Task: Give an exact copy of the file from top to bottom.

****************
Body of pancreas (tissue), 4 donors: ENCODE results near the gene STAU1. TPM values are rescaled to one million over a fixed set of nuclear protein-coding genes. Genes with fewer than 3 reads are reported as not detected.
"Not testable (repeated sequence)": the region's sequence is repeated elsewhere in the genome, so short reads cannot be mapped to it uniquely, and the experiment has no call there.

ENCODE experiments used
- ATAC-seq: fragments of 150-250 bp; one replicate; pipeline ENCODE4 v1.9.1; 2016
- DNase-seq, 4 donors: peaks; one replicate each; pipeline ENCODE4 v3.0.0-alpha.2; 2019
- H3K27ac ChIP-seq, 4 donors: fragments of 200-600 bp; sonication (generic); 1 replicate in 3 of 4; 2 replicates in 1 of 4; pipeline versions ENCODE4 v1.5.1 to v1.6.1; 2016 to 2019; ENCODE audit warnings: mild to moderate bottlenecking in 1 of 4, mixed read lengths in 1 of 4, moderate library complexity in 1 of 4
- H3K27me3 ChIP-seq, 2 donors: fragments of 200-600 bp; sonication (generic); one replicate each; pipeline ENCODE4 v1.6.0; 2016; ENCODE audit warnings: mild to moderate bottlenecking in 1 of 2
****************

Body of pancreas (tissue), 4 donors: ENCODE results near the gene STAU1. TPM values are rescaled to one million over a fixed set of nuclear protein-coding genes. Genes with fewer than 3 reads are reported as not detected.
"Not testable (repeated sequence)": the region's sequence is repeated elsewhere in the genome, so short reads cannot be mapped to it uniquely, and the experiment has no call there.

ENCODE experiments used
- ATAC-seq: fragments of 150-250 bp; one replicate; pipeline ENCODE4 v1.9.1; 2016
- DNase-seq, 4 donors: peaks; one replicate each; pipeline ENCODE4 v3.0.0-alpha.2; 2019
- H3K27ac ChIP-seq, 4 donors: fragments of 200-600 bp; sonication (generic); 1 replicate in 3 of 4; 2 replicates in 1 of 4; pipeline versions ENCODE4 v1.5.1 to v1.6.1; 2016 to 2019; ENCODE audit warnings: mild to moderate bottlenecking in 1 of 4, mixed read lengths in 1 of 4, moderate library complexity in 1 of 4
- H3K27me3 ChIP-seq, 2 donors: fragments of 200-600 bp; sonication (generic); one replicate each; pipeline ENCODE4 v1.6.0; 2016; ENCODE audit warnings: mild to moderate bottlenecking in 1 of 2